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Holiday Health Risks You Should Know

Holiday Health Risks You Should Know

The Christmas period is supposed to be a fun and relaxing time to spend with family and friends. However, as Grinch-like as this may sound, it can actually prove to be one of the most hazardous times of the year for your health. The massive array of foods, the constant string of parties, and even your own loved ones can all pose a risk to your mental and physical wellbeing. If you want to make it to New Year in one piece, then you need to learn to help yourself. With that in mind, here are ten holiday health risks you should watch out for and how to manage them.

Decorating Accidents

The Christmas period doesn’t really start to feel festive until you put up your decorations. However, as beautiful as your lights and streamers may be, hanging them can be quite dangerous. In fact, thousands of people are injured every single year from falling while doing it. To keep yourself safe, you should make sure that any ladders you use are on level ground and that you don’t overreach. You should also avoid drinking before doing this, even if it is Christmas.

Christmas Trees

Unfortunately, it’s not just climbing that can cause problems throughout the festivities. Your Christmas tree can also be an issue, especially if it happens to catch fire. To prevent this, you should opt for a flame-resistant artificial tree, rather than a real one. If you do this, you’ll need to remember that your tree isn’t real and stop yourself from watering it. This may sound ridiculous, but it’s a mistake many people make each year, often resulting in an electrical fire.

Poisonous Plants

Mistletoe, pine cones, holly, and other vibrant, festive plants are often viewed as an integral part of the Christmas season. However, if you plan to have pets or small children around your home at all throughout this time, then it’s better that they’re not there. Although many use these plans as decoration, they are highly toxic to animals and little ones, even in small amounts. If you really wanted to add these to your winter decor, then look for artificial alternatives instead.

Food Poisoning

Cooking a huge meal, like Christmas dinner, for a big group of people can pose a challenge, which is evident in the large number of cases of food poisoning throughout December and January. To keep yourself and your guests healthy, you should take extra care when preparing seafood, eggs, meat, and, of course, poultry, and use separate chopping boards so that bacteria doesn’t spread. You should also cook your food properly and avoid leaving leftovers out.

Winter Weight

We all like to overindulge a little over Christmas, which leads many of us to enter the New Year with some winter weight. While this won’t cause many issues if you burn it back off again, left as it is, it can cause a number of health problems, including stress, high cholesterol, and more. To combat this, you should stick to your workout routine and consider remedies for your increased cholesterol, like these herbs. To avoid it completely, you should learn to control your portions.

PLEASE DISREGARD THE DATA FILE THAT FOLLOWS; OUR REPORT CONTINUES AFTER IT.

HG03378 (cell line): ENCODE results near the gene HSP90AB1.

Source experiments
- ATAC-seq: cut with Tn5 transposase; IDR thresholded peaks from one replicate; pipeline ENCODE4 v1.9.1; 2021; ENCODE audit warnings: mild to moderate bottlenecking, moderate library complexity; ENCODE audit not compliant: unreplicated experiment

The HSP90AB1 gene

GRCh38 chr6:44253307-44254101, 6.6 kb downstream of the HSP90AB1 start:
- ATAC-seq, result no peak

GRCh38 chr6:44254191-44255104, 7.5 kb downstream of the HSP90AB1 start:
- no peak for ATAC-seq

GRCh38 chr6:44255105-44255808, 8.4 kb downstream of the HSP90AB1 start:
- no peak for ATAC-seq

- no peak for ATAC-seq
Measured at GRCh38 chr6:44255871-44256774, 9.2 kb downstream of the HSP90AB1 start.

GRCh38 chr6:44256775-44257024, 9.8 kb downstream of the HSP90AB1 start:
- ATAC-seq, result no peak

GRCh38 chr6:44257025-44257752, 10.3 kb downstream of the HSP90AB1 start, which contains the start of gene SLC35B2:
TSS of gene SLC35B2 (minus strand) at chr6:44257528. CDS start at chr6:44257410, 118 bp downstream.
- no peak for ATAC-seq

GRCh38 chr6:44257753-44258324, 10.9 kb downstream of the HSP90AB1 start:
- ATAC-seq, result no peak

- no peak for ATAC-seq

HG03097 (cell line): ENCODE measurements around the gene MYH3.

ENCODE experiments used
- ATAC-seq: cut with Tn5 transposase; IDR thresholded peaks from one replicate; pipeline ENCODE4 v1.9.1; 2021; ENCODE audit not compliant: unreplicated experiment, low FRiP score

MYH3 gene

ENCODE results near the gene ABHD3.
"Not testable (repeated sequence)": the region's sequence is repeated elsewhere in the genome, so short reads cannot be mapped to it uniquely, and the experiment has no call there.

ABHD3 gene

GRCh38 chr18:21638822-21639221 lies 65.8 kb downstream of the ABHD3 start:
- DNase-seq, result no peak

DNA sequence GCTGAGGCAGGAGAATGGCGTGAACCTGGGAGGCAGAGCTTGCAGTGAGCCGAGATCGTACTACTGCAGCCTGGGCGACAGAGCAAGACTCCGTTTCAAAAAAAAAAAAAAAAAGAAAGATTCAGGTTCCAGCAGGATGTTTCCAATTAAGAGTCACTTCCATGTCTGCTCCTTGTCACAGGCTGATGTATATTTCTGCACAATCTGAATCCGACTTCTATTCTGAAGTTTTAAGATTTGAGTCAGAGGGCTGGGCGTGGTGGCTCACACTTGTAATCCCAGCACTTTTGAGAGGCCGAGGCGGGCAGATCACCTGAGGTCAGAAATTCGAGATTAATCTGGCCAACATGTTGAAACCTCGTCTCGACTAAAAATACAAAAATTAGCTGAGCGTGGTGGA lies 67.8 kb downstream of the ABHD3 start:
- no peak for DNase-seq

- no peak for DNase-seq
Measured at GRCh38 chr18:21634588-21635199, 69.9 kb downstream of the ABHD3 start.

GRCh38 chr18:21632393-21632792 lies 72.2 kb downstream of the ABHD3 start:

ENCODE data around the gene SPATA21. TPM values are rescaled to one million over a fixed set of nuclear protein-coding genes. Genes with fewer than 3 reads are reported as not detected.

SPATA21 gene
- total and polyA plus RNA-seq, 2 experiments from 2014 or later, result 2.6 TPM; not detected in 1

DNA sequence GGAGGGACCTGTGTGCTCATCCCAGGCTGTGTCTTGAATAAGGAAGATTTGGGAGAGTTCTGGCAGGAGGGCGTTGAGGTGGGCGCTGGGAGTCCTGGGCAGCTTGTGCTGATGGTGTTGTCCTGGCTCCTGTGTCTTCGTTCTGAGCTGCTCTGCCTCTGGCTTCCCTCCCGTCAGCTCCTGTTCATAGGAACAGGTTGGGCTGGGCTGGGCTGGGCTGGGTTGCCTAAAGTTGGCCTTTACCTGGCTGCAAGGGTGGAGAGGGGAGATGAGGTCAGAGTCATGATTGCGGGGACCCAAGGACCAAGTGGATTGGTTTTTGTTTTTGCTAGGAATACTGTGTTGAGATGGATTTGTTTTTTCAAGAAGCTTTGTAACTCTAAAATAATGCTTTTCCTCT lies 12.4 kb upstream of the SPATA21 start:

Unknown Allergies

Christmas tends to come with a string of parties, all with new and exciting dishes for you to try out. As great as it is to experience new foods, it can also be quite dangerous if you discover an allergy that you weren’t aware of. For this reason, you should consider taking a food allergy test before the first party rolls around. This way, if you are allergic to anything, you’ll know about it, and can avoid any specific foods or ingredients that could cause you harm.

Choking Hazards

With most people gorging down on plate after plate of tasty treats, it should be no surprise that choking becomes a major risk during Christmas time. With that in mind, you should be more aware when you eat and make a habit of taking smaller bites. You should also chew slowly and carefully and avoid being distracted or talking with your mouth full. High-risk foods, like boiled sweets, hot dogs, and grapes should be eaten even more carefully than you normally would.

Family Stress

Stress can be a major problem throughout the holidays, as many people tend to overcommit themselves or agree to spend time with people they don’t particularly like. While small amounts of stress shouldn’t cause you too much worry, when it becomes constant, it can trigger other health problems. Thankfully, it is possible to have a stress-free Christmas. You just need to focus on the things that really matter, forget about timings, and ask for help when you need it.

Holiday Shopping

If your family and friends don’t cause you stress themselves, shopping for their gifts is sure to, especially if you spend more than you can afford. Actually going to the store can also cause problems, like back pain and exhaustion from walking and carrying bags all day. If money is your issue this Christmas, then try cutting down your shopping list or making the gifts yourself. To keep yourself from tiring out, you should take regular breaks or just shop for everything online.

Sleep Problems

Combined with the parties, shopping, and travel, the weird mixture of stress and excitement can keep anyone up over Christmas. The problem with this is that it can lead to many dangerous issues, including weight gain, lower immunity, and higher stress. It can also increase your risk of accidents and depression. Because of this, you need to make sleep a priority, by creating and sticking to a nighttime routine. You should also manage your stress to make sleep easier.

Christmas may be a magical time, but it’s also one full of risks, many of which can seriously impact your health. No one wants to be sick or injured throughout the festive period, but, to avoid this, you need to consider and manage the hazards around you. Hopefully, with the information and advice above, this is something you can now do.